Securing Somalia, AMISOM and the Al Shabaab Threat

What is AMISOM’s mission in Somalia, and how is it carrying it out at time of increased Al Shabaab attacks?

Photo by: Reuters
Photo by: Reuters

Children watch as members of the Kenya Defence Forces attend prayers to pay respects to the Kenyan soldiers serving in the African Union Mission in Somalia (AMISOM), who were killed in El Adde during an attack, January 27, 2016.

The Kenyan soldiers were serving as part of the African Union Mission to Somalia - or AMISOM – when they were killed in an Al Shabaab attack in Somalia’s southern Gedo region on the 15th of January.

We will probably never know how many of them died because AMISOM has a policy of not releasing casualty numbers. A source with strong ties to the Kenyan military establishment told us that when Al Shabaab hit, it attacked in waves. First, the explosion came, then a group of Al Shabaab militants started shooting at the base. A second group of Al Shabaab backup followed by at least one more round of fighters. AMISOM soldiers didn’t have a chance to mobilise and fight back, and that’s how Al Shabaab managed to overwhelm them and storm their forward operating base. It was the third Al Shabaab attack on an AMISOM base in Somalia in less than a year.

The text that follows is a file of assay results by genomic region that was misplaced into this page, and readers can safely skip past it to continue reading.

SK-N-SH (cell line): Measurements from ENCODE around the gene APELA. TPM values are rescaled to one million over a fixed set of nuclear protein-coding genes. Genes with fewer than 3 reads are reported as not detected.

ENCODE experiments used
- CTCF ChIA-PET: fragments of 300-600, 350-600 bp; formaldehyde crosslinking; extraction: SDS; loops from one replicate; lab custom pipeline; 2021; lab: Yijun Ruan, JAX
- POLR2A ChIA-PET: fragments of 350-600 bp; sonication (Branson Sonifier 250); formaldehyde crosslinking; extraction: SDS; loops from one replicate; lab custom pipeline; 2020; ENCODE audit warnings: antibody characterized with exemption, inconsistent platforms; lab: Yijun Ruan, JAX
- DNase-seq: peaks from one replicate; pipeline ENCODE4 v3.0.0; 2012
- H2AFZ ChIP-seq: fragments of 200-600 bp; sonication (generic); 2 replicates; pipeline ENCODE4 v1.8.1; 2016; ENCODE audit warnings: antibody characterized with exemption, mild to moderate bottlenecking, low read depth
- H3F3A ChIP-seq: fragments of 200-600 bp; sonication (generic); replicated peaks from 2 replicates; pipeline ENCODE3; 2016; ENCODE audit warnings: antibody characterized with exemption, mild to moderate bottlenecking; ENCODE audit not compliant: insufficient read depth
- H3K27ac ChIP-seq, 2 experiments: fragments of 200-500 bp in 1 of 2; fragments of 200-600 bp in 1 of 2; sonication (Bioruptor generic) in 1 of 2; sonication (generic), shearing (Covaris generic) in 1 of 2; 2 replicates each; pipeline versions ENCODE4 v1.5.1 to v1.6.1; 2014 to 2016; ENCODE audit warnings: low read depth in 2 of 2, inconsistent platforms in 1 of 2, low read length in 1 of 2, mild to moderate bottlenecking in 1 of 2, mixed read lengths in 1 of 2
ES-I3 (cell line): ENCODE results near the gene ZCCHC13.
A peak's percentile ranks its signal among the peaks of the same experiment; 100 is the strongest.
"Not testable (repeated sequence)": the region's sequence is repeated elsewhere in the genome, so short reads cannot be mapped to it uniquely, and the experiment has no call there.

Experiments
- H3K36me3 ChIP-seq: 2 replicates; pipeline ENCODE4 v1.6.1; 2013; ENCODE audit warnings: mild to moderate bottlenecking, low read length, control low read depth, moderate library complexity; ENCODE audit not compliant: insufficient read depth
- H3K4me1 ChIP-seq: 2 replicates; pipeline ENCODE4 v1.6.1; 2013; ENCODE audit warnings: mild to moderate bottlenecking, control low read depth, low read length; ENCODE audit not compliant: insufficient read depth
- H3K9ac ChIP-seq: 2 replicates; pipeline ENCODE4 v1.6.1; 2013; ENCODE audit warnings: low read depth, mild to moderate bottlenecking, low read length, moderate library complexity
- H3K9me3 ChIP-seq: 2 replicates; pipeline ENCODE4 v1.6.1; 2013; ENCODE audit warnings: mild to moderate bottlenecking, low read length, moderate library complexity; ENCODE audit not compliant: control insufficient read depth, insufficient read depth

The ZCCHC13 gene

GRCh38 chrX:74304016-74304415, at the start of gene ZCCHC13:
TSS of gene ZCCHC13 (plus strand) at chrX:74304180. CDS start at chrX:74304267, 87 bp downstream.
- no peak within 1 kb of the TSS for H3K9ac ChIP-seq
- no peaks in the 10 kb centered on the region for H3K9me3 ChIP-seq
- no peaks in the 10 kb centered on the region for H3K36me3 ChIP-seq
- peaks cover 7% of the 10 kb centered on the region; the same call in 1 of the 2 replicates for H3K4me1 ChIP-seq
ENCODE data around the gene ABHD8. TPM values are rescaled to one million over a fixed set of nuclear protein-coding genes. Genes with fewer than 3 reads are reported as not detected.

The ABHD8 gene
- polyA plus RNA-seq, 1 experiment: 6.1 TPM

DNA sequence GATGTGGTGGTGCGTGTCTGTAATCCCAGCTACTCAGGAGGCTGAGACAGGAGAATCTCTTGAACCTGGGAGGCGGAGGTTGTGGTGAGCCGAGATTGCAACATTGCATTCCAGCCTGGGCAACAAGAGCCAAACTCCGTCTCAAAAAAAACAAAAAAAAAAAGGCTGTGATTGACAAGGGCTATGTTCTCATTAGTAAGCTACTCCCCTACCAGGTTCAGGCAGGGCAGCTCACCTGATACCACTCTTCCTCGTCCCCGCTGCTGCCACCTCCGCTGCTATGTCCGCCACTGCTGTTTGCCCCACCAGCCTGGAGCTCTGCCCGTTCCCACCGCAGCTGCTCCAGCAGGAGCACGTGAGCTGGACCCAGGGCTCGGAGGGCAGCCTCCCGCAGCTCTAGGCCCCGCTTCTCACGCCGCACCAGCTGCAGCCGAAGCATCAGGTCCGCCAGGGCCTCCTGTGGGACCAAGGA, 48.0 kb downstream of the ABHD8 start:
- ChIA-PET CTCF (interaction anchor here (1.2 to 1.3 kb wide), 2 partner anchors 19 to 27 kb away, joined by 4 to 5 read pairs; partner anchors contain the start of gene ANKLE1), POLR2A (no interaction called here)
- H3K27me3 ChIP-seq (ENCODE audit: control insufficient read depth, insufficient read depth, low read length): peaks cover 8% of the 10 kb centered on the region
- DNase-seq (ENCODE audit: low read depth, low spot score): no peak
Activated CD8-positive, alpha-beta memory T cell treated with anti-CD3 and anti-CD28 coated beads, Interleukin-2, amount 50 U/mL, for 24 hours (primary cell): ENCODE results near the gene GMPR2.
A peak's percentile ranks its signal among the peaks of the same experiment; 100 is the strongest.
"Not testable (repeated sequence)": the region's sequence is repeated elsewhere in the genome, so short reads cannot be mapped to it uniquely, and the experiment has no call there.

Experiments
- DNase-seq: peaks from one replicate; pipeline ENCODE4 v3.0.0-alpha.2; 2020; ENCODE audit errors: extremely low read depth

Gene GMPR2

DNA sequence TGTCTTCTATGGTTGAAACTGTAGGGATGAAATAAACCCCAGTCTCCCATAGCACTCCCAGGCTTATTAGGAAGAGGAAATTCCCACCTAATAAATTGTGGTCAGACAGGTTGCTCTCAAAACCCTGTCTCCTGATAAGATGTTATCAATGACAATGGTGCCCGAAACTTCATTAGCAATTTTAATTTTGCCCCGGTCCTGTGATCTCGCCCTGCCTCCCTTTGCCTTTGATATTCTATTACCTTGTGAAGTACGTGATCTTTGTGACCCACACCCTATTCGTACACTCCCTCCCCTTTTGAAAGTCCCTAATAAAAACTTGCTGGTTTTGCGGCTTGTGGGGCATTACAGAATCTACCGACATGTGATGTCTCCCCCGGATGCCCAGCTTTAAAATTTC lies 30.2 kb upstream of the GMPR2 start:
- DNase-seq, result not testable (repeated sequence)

Mandated by the United Nations and funded by the UN, EU, and the US, AMISOM’s Somalia mission is the African Union’s largest support operation. Its soldiers come from Ethiopia, Kenya, Djibouti, Uganda, and Burundi. It trains Somalia’s nascent security forces and has been credited with pushing Al Shabaab out of chunks of territory.

In the last year, Al Shabaab appears to be focusing its attacks much more on the countries that make up the African Forces. They’ve hit three AMISOM forward operating bases in less than a year, and have struck inside Kenya many times. In their last annual report, the UN’s Somalia experts said Al Shabaab is now a transnational group that targets AMISOM contributing countries. The experts expressed deep concern about this trend, “particularly given the cuts to the AMISOM. (…) Budget cuts mean a lack of support staff and weaponry.”

With the rise of DAESH, the attention and funding of international powers may have shifted away from the Horn of Africa and the AMISOM mission there. It is true that Al Shabaab has been forced out of large chunks of Somalia. But Al Shabaab’s retreat is not irreversible, especially at a time when there is still no evidence that the Somalian army is able to defend itself and its territory on its own.

Author: Zeina Awad